The Chinese government is lifting key parts of its coronavirus-related border restrictions starting this Sunday, three years after COVID-19 was first detected in China.
The easing of entry restrictions was seen as China’s pivot away from the controversial zero-COVID policy, which caused nationwide uproar and dampened the country’s economic activities in the past few years.
Here are the things that everyone needs to know about before traveling to China.
China is not open for leisure tourism for now
China isn’t accepting foreign tourists for now, but Chinese authorities hinted that they are planning to ease tourism-related restrictions soon, CNN reported.
China has announced that it plans to prioritize visa applications for foreigners traveling to the country for business, employment, study, family visits and reunions.
Quarantine is no longer required for travelers
Beginning Sunday, travelers arriving in China will not be subjected to post-arrival PCR COVID-19 tests and mandatory quarantine after authorities scrapped the mandated five days of hotel quarantine and three days of home quarantine upon arrival.
Travelers would only be required to present a negative nucleic acid test 48 hours before departure and fill in the test results in their customs health declaration forms.
Travelers would also no longer have to apply for a green health code at the Chinese embassies and consulates abroad before they can enter China.
China reopens its border with Hong Kong
Mainland China will reopen its border with Hong Kong Sunday, Al Jazeera reported.
According to China’s Hong Kong and Macau Affairs Office, Hong Kong residents traveling to mainland China will no longer be subjected to quarantine or post-arrival coronavirus tests.
But like with international travelers coming to China, Hong Kong residents would still have to provide a negative coronavirus test result within 48 hours before departure and sign a health declaration.
In December last year, Hong Kong announced that it will no longer restrict foreign travelers from entering the city and its establishments. But travelers would still be required to wear a mask in all public venues and present a vaccine pass to enter bars and restaurants.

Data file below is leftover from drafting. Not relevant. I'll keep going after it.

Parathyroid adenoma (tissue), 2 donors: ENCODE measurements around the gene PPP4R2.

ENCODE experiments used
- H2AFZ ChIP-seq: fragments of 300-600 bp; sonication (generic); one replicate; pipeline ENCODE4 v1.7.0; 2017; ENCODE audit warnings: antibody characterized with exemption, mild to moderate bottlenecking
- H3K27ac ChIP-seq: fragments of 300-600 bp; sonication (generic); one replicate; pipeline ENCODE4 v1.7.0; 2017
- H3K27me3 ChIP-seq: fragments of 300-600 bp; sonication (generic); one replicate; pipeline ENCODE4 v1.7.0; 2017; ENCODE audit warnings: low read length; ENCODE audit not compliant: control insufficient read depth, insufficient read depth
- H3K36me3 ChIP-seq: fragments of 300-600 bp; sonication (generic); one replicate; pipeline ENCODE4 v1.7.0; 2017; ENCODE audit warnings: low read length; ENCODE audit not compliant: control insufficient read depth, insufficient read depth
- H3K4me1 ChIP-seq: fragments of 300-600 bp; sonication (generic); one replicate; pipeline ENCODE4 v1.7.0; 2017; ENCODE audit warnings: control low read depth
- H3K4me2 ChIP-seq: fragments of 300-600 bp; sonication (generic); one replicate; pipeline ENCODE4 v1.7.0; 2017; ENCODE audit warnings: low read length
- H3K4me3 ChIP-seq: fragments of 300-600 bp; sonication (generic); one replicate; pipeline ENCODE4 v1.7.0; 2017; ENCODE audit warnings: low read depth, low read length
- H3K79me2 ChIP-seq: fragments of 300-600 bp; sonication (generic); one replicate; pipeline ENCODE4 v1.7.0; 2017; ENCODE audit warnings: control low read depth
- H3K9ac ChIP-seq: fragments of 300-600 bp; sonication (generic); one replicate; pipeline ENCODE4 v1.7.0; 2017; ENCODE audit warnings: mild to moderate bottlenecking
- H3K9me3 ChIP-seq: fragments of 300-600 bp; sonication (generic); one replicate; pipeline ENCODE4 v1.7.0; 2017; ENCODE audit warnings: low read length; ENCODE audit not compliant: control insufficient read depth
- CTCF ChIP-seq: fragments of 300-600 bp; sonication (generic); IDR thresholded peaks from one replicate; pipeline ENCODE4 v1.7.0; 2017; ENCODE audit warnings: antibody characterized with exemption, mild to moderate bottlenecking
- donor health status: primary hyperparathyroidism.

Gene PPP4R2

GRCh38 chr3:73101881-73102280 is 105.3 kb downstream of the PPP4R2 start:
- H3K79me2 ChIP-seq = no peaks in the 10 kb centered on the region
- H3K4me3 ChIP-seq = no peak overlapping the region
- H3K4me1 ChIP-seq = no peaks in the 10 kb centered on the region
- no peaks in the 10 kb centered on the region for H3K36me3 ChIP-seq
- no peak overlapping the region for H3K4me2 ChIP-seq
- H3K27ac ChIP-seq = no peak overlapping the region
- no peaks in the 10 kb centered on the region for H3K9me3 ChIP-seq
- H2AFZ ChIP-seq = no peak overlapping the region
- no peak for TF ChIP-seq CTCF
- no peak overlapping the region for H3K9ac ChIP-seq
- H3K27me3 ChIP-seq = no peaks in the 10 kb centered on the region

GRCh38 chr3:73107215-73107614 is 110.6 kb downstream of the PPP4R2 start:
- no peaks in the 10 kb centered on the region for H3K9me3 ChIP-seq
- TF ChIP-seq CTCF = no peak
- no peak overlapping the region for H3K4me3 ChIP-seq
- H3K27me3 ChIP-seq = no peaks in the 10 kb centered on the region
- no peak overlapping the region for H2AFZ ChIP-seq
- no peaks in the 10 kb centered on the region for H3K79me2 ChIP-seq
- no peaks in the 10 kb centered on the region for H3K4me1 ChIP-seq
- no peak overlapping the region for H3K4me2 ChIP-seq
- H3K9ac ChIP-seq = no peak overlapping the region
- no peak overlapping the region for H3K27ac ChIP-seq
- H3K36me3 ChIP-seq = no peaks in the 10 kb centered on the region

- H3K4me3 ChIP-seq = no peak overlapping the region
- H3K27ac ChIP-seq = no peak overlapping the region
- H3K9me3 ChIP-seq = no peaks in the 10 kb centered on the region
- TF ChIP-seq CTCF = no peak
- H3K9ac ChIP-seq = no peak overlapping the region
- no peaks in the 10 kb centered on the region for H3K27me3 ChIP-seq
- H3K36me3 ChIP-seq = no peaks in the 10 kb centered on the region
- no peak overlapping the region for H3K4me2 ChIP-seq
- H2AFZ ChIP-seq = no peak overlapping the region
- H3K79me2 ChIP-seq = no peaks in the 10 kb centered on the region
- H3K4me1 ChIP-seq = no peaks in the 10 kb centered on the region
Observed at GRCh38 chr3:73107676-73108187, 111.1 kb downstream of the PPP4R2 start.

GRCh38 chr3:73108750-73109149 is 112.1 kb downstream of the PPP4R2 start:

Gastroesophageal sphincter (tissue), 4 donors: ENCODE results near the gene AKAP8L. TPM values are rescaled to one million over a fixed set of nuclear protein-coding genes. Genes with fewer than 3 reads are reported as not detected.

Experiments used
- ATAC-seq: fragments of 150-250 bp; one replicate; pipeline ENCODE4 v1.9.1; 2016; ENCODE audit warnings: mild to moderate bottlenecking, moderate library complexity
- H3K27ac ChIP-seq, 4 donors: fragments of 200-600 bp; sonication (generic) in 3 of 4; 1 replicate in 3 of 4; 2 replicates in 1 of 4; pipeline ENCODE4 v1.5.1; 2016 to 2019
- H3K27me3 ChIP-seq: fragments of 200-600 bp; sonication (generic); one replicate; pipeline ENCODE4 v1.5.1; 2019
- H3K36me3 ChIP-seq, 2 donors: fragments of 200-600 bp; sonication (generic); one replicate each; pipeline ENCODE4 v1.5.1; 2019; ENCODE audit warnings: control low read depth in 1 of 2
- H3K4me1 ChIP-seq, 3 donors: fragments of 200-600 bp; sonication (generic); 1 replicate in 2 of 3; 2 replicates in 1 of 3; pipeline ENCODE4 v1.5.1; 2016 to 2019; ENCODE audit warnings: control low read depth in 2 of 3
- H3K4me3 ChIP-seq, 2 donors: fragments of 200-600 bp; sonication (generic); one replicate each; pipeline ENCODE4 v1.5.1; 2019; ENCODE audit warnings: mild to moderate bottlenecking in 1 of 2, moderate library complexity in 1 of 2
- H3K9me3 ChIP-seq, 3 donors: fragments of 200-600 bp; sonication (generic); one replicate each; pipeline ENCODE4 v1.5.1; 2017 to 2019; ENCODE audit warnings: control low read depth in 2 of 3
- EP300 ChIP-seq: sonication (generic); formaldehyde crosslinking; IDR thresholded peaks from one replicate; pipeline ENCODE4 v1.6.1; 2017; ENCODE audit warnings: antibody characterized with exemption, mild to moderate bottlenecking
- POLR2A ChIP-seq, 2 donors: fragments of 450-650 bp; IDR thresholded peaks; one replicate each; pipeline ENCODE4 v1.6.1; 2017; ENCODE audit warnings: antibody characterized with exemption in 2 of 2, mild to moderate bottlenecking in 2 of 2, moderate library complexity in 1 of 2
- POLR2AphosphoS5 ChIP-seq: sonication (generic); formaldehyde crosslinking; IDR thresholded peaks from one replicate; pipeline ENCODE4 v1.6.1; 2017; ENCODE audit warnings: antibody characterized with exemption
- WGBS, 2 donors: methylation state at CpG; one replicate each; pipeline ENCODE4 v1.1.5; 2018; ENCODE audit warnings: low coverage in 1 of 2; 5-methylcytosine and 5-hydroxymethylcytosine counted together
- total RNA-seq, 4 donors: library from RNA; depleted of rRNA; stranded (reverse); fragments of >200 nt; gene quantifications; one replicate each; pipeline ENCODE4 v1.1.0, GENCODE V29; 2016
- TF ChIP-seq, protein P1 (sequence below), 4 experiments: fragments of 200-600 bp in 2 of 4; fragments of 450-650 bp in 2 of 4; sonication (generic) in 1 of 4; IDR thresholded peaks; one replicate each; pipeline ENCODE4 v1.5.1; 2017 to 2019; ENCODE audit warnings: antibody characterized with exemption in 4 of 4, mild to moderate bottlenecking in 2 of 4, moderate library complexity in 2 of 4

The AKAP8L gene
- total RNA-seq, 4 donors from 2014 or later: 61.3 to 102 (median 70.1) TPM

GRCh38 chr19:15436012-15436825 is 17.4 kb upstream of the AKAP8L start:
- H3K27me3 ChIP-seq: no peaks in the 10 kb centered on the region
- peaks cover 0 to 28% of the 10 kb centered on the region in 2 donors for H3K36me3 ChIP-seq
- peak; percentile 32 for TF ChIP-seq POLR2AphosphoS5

China has eased some of its COVID-19 restrictions for residents
After China veered away from its draconian zero-COVID policy, authorities have rolled back mass testing and lockdowns. China also now allows coronavirus-positive patients to isolate at home.
China no longer requires its people to present digital health QR codes to enter public spaces or ride public transport. However, individuals visiting indoor establishments or riding on public transport would likely be asked to wear masks.
China is facing another massive wave of COVID-19 infections
China’s loosening of coronavirus-related restrictions may have backfired as it reportedly experienced another massive wave of infections in recent weeks.
According to an internal meeting of the Chinese Center for Disease Control and Prevention, up to 248 million Chinese likely contracted COVID-19 during the first 20 days of December 2022, Bloomberg reported.
Xu Wenbo, the head of China’s National Institute for Viral Disease Control and Prevention, reported that more than 130 sublineages of the omicron variant were detected in the country in the past three months.
The World Health Organization (WHO) recently accused Chinese authorities of “underrepresenting” the severity of the coronavirus outbreak.
Tedros Adhanom Ghebreyesus, the director-general of WHO, urged China to provide regular and reliable data on hospitalizations and deaths.
The current coronavirus outbreak in China has led several countries, including the U.S., France and Italy, to reintroduce the COVID-19 test requirements for travelers coming from China.